I am a weird sports editor.
When it comes to viewing sports on television in my free time, you can call me a casual fan at best. The only sport I truly dedicate time to outside of the workplace is college football, and that is usually only if Oklahoma or Oklahoma State are playing.
There are exceptions, of course, but I mostly like to focus on building my Funko POP! collection and binge watching "Scooby-Doo" cartoons with my wife when I’m not covering high school sports in Rogers County.
This also means I haven’t seen a lot of the classic sports movies people love.
“The Express”, “The Sandlot”, “Coach Carter”, “Rudy”, “Hoosiers”, the “Creed” franchise, “Moneyball”, “Invincible” and all but the fourth installment of the “Rocky” franchise are pieces of cinema I have somehow never seen.
Please don’t take my sports fan card.
However, there is one film that has always stuck out as my favorite sports movie, and that is ‘Bend It Like Beckham’.
This is an inspirational soccer movie that my sister and I watched countless times while growing up in the early 2000s, and if you read my column from a few weeks back about my family heritage and my obsession with the Panini World Cup sticker albums, you can probably guess why.
Soccer is in my family’s blood, plain and simple.
The story revolves around British Indian teenager Jesminder “Jess” Bhamra who wants to be like her hero David Beckham and play professional soccer, but she keeps getting thwarted by her family and its desires for her life.
This is foreshadowed in the opening scene as Bhamra dreams she is in a match in which she scores the game-winning goal on an assist from Beckham himself. The scene then cuts to a TV studio where a trio of commentators tout Bhamra as the “answer to England’s prayers.”
However, her overbearing mother is also in studio and responds by saying she shouldn’t be playing futbol because she is a girl.
A common theme through the movie is “Indian women don’t play futbol”, which is an ideal Bhamra, whose bedroom is covered with Beckham posters and jerseys, had to deal with for the entirety of the film.
I can somewhat relate to her struggles, though mine weren’t nearly as severe.
I began playing football when I was eight years old, but my love to play the game began dwindling during my sophomore year of high school. That is when I started sharing time between football and cross-country.
My playtime obviously took a hit, and when it came time for the annual parent-player meeting before the summer break heading into my junior year, I decided I’d rather focus on running.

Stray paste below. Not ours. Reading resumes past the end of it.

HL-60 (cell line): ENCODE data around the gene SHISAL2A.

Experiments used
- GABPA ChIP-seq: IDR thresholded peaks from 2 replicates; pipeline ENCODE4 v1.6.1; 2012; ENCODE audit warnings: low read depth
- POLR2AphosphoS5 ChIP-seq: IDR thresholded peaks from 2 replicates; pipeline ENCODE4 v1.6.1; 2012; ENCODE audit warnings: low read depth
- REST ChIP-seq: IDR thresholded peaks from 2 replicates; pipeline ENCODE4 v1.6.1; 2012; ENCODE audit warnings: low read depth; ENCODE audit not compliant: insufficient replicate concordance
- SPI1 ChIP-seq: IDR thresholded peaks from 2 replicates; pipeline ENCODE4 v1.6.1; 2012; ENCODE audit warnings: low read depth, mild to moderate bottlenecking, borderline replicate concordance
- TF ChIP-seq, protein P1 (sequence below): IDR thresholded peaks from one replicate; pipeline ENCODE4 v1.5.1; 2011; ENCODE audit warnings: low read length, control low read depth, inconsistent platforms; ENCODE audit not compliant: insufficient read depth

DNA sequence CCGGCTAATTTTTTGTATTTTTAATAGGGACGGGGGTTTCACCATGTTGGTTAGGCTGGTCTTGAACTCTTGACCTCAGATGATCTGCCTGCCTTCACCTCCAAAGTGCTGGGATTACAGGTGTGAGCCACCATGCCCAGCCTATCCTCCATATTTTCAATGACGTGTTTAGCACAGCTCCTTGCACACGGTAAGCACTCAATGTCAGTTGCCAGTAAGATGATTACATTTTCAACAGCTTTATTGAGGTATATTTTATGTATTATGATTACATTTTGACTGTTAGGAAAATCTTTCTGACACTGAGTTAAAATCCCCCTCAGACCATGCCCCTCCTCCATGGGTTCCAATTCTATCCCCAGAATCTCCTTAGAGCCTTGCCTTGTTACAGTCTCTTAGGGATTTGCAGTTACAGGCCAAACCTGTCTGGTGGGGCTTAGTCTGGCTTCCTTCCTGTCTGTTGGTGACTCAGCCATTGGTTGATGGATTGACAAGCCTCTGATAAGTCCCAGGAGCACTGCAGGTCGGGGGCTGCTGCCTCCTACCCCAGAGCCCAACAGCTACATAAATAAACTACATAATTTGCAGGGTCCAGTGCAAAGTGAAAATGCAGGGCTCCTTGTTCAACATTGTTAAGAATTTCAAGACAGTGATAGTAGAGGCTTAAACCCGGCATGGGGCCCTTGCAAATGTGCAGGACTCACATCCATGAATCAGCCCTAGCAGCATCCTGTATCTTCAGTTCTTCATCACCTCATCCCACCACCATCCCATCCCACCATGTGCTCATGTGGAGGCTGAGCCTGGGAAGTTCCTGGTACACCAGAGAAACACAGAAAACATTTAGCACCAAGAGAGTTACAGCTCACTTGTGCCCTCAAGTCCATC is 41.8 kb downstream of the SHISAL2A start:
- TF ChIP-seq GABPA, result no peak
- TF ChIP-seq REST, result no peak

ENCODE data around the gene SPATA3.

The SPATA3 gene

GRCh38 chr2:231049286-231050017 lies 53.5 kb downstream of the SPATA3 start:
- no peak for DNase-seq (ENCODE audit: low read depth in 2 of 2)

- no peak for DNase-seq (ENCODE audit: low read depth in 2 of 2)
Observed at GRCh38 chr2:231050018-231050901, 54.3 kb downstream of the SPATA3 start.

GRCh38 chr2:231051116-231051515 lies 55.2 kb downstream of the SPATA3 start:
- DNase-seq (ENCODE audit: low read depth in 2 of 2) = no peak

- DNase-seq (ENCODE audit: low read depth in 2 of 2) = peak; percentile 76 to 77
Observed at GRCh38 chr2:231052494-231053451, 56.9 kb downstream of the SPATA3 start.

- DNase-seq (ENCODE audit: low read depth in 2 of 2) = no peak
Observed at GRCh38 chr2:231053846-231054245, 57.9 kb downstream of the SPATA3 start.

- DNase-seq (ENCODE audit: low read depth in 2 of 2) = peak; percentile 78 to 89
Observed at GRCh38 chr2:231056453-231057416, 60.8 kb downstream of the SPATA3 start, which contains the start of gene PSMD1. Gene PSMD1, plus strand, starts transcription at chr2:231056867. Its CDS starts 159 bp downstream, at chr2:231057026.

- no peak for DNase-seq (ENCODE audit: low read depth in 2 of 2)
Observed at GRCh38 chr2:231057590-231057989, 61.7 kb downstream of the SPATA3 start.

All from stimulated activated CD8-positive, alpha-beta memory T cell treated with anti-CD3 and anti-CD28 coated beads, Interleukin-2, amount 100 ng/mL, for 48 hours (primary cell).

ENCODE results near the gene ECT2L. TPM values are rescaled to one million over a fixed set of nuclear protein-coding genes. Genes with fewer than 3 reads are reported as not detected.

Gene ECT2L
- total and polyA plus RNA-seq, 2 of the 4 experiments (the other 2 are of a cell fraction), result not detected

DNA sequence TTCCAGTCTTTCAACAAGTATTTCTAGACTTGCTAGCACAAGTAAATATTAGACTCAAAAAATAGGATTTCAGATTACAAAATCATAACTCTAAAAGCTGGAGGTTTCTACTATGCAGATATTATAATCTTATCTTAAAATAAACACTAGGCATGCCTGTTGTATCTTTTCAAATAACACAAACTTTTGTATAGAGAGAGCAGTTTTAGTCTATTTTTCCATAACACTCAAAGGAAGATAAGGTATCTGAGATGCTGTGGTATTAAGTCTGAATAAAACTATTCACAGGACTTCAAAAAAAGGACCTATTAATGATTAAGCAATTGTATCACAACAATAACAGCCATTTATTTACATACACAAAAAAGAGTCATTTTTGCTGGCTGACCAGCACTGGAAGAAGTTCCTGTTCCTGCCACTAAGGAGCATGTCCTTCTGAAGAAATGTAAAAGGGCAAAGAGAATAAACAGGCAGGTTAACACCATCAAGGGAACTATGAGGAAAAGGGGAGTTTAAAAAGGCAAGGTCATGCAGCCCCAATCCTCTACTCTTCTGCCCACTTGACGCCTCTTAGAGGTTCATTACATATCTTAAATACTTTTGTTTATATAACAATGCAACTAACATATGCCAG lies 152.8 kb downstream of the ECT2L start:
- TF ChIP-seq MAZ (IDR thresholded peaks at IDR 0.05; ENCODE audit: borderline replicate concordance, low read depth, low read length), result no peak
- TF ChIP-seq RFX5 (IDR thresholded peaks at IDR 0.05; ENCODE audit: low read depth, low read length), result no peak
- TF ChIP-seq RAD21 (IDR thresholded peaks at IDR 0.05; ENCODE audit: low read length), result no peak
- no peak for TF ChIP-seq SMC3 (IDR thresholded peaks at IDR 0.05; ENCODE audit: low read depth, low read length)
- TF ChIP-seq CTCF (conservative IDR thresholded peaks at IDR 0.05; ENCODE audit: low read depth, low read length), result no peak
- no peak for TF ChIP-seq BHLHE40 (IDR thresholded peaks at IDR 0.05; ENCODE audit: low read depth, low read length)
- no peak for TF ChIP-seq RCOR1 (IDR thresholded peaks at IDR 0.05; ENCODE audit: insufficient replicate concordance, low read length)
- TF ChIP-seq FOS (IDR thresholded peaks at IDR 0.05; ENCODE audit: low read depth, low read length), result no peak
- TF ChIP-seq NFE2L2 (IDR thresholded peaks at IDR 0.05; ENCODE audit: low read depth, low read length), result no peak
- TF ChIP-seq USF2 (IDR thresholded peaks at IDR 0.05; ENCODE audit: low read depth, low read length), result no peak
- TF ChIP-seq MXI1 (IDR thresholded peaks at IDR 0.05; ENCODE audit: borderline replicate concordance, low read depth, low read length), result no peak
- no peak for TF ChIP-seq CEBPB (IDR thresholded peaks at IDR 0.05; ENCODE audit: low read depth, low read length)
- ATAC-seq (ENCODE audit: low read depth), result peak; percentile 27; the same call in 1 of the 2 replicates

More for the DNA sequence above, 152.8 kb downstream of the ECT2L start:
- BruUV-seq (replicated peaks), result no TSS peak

Deciding was the easy part. Telling my parents was an entirely different obstacle.
In the Green family, playing football was simply expected. My dad played at Carl Albert from 1982-1985, my uncle Terry was a walk-on at OSU and my other uncle Rod was a star at Choctaw High School.
It was more than just a game; it was a lifestyle. Playing at Carl Albert intensified that fact even more.
I couldn’t even get the words out until my mother and I were about to walk out the door and head to the meeting. She was shocked by the revelation and immediately called my dad, who was at work.
He thought I was quitting, and though it looked like that on the surface, that wasn’t my mindset. I just wanted to focus my efforts on something that I could control as an individual.
Because football has so many players, there is always someone to blame when something doesn’t go as planned. In running, though, you have no one to blame but yourself.
Although he ultimately supported my decision, my dad gave me a hard time about moving on from football. Like Bhamra’s parents’ view of “Indian women don’t play futbol”, I was living the “Greens don’t quit” narrative.
However, I was blessed by the fact I didn’t have to sneak around to do what I desired. Bhamra did, scheming several lies to continue competing with the local women’s soccer team.
After Bhamra was caught and reprimanded several times by her parents, her father eventually cracked and allowed her to play in a tournament final despite it being held during a family wedding.
Bhamra propelled her team to victory, scoring the game-winner when she managed to bend a free kick around a wall of defenders and into the net — just like Beckham.
Bhamra and her best friend/teammate Jules, who has a similar character arc, were rewarded full-ride soccer scholarships to Santa Clara University as a result, and her parents eventually conceded their controlling ways and allowed her to make the move from England to California.
This movie works so well because the character development allows us to see multiple prominent cultural and social issues that no teenagers should have to endure, regardless of race and heritage.
As the movie progresses, you intimately care about how Bhamra is going to overcome her helicopter parents. You desperately want her parents to accept her gifts because her potential as a soccer star is limitless.
If Jesminder Bhamra taught me anything, it is that if you care about your success more than anything else, you will be successful.
If you believe in yourself, you can make it happen.
Regardless of what others want for you, you can’t stroll or walk after your destiny.
You can’t even fix what happened in the past, but you can run after what is in front of you, which is your destiny.
Why not start today? When you’re doing something you love, things you thought were impossible suddenly become possible and surpassable.